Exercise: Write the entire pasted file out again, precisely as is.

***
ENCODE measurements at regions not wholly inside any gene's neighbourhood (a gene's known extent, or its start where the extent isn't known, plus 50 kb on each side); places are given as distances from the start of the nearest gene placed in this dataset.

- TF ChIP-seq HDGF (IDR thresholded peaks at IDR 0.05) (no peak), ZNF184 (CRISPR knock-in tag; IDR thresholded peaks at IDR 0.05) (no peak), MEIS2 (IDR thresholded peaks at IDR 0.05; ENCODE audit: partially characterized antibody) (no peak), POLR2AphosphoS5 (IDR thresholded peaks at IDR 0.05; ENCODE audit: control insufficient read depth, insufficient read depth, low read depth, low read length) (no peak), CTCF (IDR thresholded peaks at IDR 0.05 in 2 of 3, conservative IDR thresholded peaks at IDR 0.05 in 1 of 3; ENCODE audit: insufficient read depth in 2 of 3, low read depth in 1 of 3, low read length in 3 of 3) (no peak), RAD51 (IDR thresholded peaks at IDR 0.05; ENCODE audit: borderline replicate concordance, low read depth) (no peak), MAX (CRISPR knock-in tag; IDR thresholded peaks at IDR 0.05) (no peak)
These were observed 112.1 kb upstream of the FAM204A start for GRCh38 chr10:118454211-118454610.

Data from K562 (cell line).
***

ENCODE measurements at regions not wholly inside any gene's neighbourhood (a gene's known extent, or its start where the extent isn't known, plus 50 kb on each side); places are given as distances from the start of the nearest gene placed in this dataset.

- TF ChIP-seq HDGF (IDR thresholded peaks at IDR 0.05) (no peak), ZNF184 (CRISPR knock-in tag; IDR thresholded peaks at IDR 0.05) (no peak), MEIS2 (IDR thresholded peaks at IDR 0.05; ENCODE audit: partially characterized antibody) (no peak), POLR2AphosphoS5 (IDR thresholded peaks at IDR 0.05; ENCODE audit: control insufficient read depth, insufficient read depth, low read depth, low read length) (no peak), CTCF (IDR thresholded peaks at IDR 0.05 in 2 of 3, conservative IDR thresholded peaks at IDR 0.05 in 1 of 3; ENCODE audit: insufficient read depth in 2 of 3, low read depth in 1 of 3, low read length in 3 of 3) (no peak), RAD51 (IDR thresholded peaks at IDR 0.05; ENCODE audit: borderline replicate concordance, low read depth) (no peak), MAX (CRISPR knock-in tag; IDR thresholded peaks at IDR 0.05) (no peak)
These were observed 112.1 kb upstream of the FAM204A start for GRCh38 chr10:118454211-118454610.

Data from K562 (cell line).